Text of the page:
It sounds like a dream come true for most students — a school banning homework. But that’s what happened last year at Prince of Wales Public School in Barrie, Ont., where, for several years, staff had questioned whether homework was doing any good. The stories were not pretty:children who cried over homework or were so stressed they could barely sleep. Families that had to plan their schedules around after-school assignments. Often, parents would write notes explaining that their children simply couldn’t get it all done.
So teachers and administrators at Prince of Wales sat down to take a look at the research and were surprised by what they learned. “They could not find anything that demonstrated a strong positive correlation between homework and improved grades,” says principal Jan Olson. At best, it resulted in tiny improvements, he said; at worst, homework was hindering kids’ achievement.
It made them wonder: So why are we making kids do it?
The history of homework
Kids aren’t the only ones who protest against homework. The subject has long been a source of debate in education circles. Some say the battle lines were drawn in the 1980s, when President Ronald Reagan proclaimed that schools in the United States needed tougher standards and more homework — not more funding. This philosophy made gains in Canada too, perhaps most markedly when Ontario’s Progressive Conservative government of the 1990s ushered in a tougher curriculum and introduced standardized testing, now the norm across the country.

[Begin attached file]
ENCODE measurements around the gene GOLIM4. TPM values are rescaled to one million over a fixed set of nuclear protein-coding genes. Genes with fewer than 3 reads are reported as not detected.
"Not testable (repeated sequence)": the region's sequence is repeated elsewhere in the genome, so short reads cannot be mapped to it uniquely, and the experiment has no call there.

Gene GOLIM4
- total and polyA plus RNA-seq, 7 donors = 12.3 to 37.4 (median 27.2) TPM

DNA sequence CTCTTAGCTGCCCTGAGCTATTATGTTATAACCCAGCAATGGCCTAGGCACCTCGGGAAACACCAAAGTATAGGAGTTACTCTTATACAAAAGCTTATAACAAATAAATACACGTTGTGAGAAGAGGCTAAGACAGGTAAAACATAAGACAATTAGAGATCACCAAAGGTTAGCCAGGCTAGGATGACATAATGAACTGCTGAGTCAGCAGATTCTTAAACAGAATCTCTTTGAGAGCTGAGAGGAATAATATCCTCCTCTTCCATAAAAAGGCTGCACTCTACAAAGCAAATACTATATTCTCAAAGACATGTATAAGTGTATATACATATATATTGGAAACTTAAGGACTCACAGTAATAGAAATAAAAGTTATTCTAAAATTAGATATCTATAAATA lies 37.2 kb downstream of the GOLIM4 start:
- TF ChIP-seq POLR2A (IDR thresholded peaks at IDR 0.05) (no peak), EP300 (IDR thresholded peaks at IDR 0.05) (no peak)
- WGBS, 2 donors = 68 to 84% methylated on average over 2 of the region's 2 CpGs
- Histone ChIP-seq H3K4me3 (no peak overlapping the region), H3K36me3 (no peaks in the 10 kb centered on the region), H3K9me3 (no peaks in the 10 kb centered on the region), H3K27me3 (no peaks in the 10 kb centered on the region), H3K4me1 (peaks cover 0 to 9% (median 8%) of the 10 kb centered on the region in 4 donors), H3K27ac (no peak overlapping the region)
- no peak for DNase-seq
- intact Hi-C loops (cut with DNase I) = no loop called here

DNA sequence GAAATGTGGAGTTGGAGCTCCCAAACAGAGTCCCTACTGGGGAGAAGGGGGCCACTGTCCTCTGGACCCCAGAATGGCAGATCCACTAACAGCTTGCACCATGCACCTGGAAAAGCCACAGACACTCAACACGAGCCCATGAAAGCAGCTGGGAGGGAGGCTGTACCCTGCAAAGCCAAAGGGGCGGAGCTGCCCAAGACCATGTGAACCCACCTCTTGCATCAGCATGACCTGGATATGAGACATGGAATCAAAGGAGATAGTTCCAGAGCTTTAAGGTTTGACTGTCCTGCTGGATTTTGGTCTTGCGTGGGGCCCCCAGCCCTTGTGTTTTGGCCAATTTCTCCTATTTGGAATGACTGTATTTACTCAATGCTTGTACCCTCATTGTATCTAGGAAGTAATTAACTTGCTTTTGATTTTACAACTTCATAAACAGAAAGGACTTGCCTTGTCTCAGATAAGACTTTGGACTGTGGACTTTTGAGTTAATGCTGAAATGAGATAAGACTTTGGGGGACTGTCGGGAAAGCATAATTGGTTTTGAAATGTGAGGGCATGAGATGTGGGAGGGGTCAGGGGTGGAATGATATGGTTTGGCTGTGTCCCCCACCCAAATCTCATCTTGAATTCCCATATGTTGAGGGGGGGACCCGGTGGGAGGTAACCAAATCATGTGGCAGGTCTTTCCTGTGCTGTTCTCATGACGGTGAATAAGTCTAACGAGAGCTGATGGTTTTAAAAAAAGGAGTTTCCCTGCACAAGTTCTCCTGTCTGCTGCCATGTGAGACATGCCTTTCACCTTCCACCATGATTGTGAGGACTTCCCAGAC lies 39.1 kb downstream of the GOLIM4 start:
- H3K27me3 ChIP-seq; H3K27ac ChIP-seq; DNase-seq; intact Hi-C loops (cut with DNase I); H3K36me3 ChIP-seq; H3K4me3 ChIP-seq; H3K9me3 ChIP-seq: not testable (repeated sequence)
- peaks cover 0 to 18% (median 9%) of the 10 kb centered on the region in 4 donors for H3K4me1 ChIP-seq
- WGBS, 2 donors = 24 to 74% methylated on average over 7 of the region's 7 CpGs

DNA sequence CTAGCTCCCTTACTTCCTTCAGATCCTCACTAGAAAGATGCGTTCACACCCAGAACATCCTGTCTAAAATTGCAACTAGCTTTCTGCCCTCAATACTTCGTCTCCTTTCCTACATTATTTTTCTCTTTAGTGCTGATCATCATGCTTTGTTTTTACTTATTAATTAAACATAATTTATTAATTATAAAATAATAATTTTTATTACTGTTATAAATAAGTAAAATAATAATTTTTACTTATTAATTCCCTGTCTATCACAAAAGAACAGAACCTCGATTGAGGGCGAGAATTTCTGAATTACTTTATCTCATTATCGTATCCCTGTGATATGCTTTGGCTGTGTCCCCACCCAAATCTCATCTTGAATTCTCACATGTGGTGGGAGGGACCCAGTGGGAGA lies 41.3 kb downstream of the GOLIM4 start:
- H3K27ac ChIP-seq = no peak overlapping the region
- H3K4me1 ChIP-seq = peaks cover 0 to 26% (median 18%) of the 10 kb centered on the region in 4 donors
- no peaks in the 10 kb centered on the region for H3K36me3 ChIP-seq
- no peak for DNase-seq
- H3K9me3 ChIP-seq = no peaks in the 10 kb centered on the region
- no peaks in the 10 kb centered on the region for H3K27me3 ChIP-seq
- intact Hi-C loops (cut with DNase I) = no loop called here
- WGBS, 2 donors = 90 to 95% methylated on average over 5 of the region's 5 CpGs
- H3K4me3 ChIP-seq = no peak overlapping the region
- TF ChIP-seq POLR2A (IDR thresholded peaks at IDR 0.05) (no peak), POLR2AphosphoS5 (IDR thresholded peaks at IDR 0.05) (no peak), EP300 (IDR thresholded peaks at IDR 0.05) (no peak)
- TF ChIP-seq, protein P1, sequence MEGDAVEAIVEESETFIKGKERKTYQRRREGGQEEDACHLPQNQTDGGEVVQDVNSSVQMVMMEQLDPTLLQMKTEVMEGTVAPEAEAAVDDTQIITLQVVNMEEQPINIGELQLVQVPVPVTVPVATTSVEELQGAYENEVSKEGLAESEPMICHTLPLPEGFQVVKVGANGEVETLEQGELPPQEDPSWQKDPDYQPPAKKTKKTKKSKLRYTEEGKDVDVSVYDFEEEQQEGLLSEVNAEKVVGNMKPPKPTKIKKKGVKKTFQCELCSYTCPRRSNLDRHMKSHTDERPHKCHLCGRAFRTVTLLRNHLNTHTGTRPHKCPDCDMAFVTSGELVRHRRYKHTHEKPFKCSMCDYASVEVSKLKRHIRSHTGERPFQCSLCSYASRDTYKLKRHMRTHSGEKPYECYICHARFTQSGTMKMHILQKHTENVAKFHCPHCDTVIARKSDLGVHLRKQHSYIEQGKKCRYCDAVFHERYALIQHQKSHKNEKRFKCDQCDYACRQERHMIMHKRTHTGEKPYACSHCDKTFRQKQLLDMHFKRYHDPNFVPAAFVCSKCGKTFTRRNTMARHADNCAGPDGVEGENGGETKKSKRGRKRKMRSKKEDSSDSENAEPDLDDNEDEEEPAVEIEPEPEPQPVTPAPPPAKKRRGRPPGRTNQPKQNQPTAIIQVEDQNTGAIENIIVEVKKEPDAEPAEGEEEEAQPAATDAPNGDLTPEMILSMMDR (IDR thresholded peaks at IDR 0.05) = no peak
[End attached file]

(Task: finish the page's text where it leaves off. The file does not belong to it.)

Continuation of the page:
Fast-forward to 2006, when controversial books, such as The Homework Myth by Alfie Kohn and The Case Against Homework by Sara Bennett and Nancy Kalish, tapped into the frustration families were feeling about being bogged down by too much homework. These authors argued that decades of research have shown that homework isn’t even very helpful. Plus, they said, it’s being given to kids when they’re too young. Lee Bartel and Linda Cameron, husband and wife scholars at the Ontario Institute for Studies in Education of the University of Toronto (OISE), surveyed more than 1,000 parents across Canada on the topic, and discovered that kids in kindergarten were already taking work home.
Plenty of parents told the OISE researchers that their children’s homework was too hard and that teacher instruction was inadequate. One parent compared the situation to home-schooling. Bartel argues that some of what is generally accepted as homework is, in fact, material teachers could not get to in class.
Here’s a scenario that may sound familiar: After a long day at work, you find yourself at the kitchen table, trying to make sense of a new math unit with an eight-year-old who is maxed out on learning. If you’re like one busy mom who took part in the OISE study, it’s not that you think the work is irrelevant. “It’s just not how I would choose to spend the precious (little!) time I have with my children,” she said. The study mentioned one boy in grade four who cried every night when it came time to tackle his pile of homework.